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Global Poverty and Health

We've all seen the headlines. Famine. Water shortages. Conflict. Natural disasters. Millions going without health or education. Being born in an impoverished country should not mean giving birth is a risk to your life, choosing between carrying water and going to school, or deciding between a place to live or food for your family.

Yet we know, too, that we’re making significant progress : millions out of poverty; thanks to development efforts millions more children are in school, millions are receiving access to life saving medicines, more mothers are living through child birth and lives are being transformed. 

There's a real chance that these positive trends are being reversed, and the poorest are being left behind all together. The effects of the global economic crisis have been felt around the world and the poor countries, who did nothing to cause the crisis, are feeling the effects.

Financial crisis, recession, global downturn – whatever you choose to call it – the economic mess caused by risky investors in rich countries in 2008 set in motion a troubling chain of events. 

As global markets collapsed, billions of dollars disappeared over night and with it millions of people saw their livelihoods disappear, food prices rocket, and services collapse. All through no fault of their own.

Imagine for a minute that you’ve already spend 80% of your income on food – even the slightest price increase or drop in your income could mean you go without food for a few days. What would you do?

The crisis created a financial ‘hole’ for the 56 poorest countries, mostly in Africa. Zambia has slashed its health spending, while Niger and Mali have taken the axe to their schools budget. The World Bank estimates that two million children will die as a direct impact of the crisis.

Following the crisis we have seen a drop in the level of aid rich countries are giving, with many countries failing to live up to their promises on aid, and debt relief efforts are faltering. While the banks are returning to record profits and bonuses it is people in the world's poorest countries, who did nothing to cause the crash, who are paying the price.

Communities are struggling and people in poverty are fighting to drag themselves back from the effects of the crisis. But is not over yet and the impact of this downturn will hit them harder and longer.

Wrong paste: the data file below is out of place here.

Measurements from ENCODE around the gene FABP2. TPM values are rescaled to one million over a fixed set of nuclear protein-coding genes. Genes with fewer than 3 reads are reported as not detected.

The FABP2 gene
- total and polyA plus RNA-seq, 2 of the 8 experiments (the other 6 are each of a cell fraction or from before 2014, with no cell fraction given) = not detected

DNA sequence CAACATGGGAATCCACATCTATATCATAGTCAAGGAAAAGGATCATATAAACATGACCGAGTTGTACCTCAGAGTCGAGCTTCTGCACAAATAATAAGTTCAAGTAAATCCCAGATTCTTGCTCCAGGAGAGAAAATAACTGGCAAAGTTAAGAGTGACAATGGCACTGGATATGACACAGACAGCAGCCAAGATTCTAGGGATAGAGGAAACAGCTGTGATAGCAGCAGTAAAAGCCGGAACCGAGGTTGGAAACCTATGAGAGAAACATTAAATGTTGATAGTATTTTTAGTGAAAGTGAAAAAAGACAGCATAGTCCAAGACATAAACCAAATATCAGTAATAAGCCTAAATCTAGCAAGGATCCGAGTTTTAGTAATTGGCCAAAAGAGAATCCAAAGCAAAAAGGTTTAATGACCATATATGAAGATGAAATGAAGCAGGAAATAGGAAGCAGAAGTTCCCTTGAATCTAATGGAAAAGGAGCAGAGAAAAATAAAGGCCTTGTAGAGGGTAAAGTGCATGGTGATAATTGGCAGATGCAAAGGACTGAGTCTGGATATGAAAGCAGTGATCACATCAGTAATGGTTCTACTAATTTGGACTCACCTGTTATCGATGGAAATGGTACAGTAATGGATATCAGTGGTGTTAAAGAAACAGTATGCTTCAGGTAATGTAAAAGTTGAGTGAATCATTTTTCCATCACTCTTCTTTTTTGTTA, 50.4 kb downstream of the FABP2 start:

The Robin Hood Tax could raise billions every year to ensure rich countries meet their aid commitments for health and development and relieve poor countries' debt.


The Reality

Safe drinking water, a school for children, doctors and midwives and affordable medicine at the clinic, food on the table – it’s a no brainer. Yet despite progress millions of people around the world still do not have access to these basic needs.

Communities around the world are fighting to get the tools, rights, and access they need to end poverty.  And we know that this is a world-wide responsibility: giving aid, cancelling crushing debt, and giving countries the tools they need to end their own poverty are showing huge progress. 

Rich nations made some progress on these issues at the G8 Summit held in 2005 where world leaders promised to cancel some of the debts of 42 countries, and give an extra $100 billion in aid by 2010 – half of it to Africa. These commitments have been derailed by the financial crisis, with aid budgets being slashed and debt relief faltering.

Aid is a crucial part of development. Aid alone cannot solve the crises of poverty and inequality, promote gender equality and realize human rights. But for some of the poorest countries in the world, domestic funds are simply not enough to tackle poverty and ensure good health. Aid from rich countries can make a huge difference to the lives of poor people living within these countries.

Aid has helped build hospitals, train teachers, pay doctors’ salaries and buy textbooks for schools and medical equipment for clinics. In doing this aid can help countries reduce the number of women dying in pregnancy and child birth, increase the number of children who have access to a quality education and vaccinate children against diseases.

Take one example: in 2002 only 50,000 Africans were receiving life-saving Aids medicine, but by 2010 aid had helped increase this figure to more than five million.

Without debt relief rich countries are forcing poor countries to repay debts far bigger than their original loans, instead of spending precious cash on essentials like schools and hospitals.  This means people are literally paying with their lives.

What Robin Can Do

A Robin Hood Tax could help provide money to help lift millions out of poverty.

Progress can be made. Since Zambia’s debt was cancelled in 2005, its government has been able to introduce free health care for people in the countryside – removing fees that once stopped millions getting care they needed. And education got a boost too – extra funds made available by debt relief also paid for 4,500 badly-needed new teachers.

Millions of children in Tanzania, Uganda, Kenya and Malawi are now going to school, thanks to a combination of debt relief and aid.

The Robin Hood Tax could raise billions to ensure that people in countries around the world can start living the lives they deserve. 

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